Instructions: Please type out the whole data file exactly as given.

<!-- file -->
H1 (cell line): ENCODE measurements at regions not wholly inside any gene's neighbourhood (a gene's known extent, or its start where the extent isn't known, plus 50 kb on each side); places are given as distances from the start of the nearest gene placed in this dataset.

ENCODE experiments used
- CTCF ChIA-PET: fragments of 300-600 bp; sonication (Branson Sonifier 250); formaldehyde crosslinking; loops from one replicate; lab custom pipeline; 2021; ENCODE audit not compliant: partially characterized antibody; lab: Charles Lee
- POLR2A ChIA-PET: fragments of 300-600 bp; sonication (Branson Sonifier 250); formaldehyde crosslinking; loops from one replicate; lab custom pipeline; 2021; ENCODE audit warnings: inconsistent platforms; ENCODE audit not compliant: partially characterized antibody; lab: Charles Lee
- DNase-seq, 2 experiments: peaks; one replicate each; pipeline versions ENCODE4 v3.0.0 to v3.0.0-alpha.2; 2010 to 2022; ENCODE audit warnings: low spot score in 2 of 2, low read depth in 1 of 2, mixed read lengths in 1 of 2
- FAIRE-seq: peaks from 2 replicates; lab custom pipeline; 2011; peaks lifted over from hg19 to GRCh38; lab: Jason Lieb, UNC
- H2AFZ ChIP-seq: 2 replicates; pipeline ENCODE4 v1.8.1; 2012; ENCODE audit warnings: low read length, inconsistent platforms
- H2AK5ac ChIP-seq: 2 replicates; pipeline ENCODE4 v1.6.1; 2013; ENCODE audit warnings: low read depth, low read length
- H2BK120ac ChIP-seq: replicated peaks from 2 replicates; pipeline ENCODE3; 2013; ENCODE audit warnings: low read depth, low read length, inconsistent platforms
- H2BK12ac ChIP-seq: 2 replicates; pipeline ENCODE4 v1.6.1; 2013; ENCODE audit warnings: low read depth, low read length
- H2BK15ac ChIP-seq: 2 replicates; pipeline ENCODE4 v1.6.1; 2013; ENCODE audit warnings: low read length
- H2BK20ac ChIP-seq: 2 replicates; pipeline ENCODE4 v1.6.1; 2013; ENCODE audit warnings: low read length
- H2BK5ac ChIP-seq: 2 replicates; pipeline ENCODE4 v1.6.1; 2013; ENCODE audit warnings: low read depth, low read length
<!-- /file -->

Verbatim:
H1 (cell line): ENCODE measurements at regions not wholly inside any gene's neighbourhood (a gene's known extent, or its start where the extent isn't known, plus 50 kb on each side); places are given as distances from the start of the nearest gene placed in this dataset.

ENCODE experiments used
- CTCF ChIA-PET: fragments of 300-600 bp; sonication (Branson Sonifier 250); formaldehyde crosslinking; loops from one replicate; lab custom pipeline; 2021; ENCODE audit not compliant: partially characterized antibody; lab: Charles Lee
- POLR2A ChIA-PET: fragments of 300-600 bp; sonication (Branson Sonifier 250); formaldehyde crosslinking; loops from one replicate; lab custom pipeline; 2021; ENCODE audit warnings: inconsistent platforms; ENCODE audit not compliant: partially characterized antibody; lab: Charles Lee
- DNase-seq, 2 experiments: peaks; one replicate each; pipeline versions ENCODE4 v3.0.0 to v3.0.0-alpha.2; 2010 to 2022; ENCODE audit warnings: low spot score in 2 of 2, low read depth in 1 of 2, mixed read lengths in 1 of 2
- FAIRE-seq: peaks from 2 replicates; lab custom pipeline; 2011; peaks lifted over from hg19 to GRCh38; lab: Jason Lieb, UNC
- H2AFZ ChIP-seq: 2 replicates; pipeline ENCODE4 v1.8.1; 2012; ENCODE audit warnings: low read length, inconsistent platforms
- H2AK5ac ChIP-seq: 2 replicates; pipeline ENCODE4 v1.6.1; 2013; ENCODE audit warnings: low read depth, low read length
- H2BK120ac ChIP-seq: replicated peaks from 2 replicates; pipeline ENCODE3; 2013; ENCODE audit warnings: low read depth, low read length, inconsistent platforms
- H2BK12ac ChIP-seq: 2 replicates; pipeline ENCODE4 v1.6.1; 2013; ENCODE audit warnings: low read depth, low read length
- H2BK15ac ChIP-seq: 2 replicates; pipeline ENCODE4 v1.6.1; 2013; ENCODE audit warnings: low read length
- H2BK20ac ChIP-seq: 2 replicates; pipeline ENCODE4 v1.6.1; 2013; ENCODE audit warnings: low read length
- H2BK5ac ChIP-seq: 2 replicates; pipeline ENCODE4 v1.6.1; 2013; ENCODE audit warnings: low read depth, low read length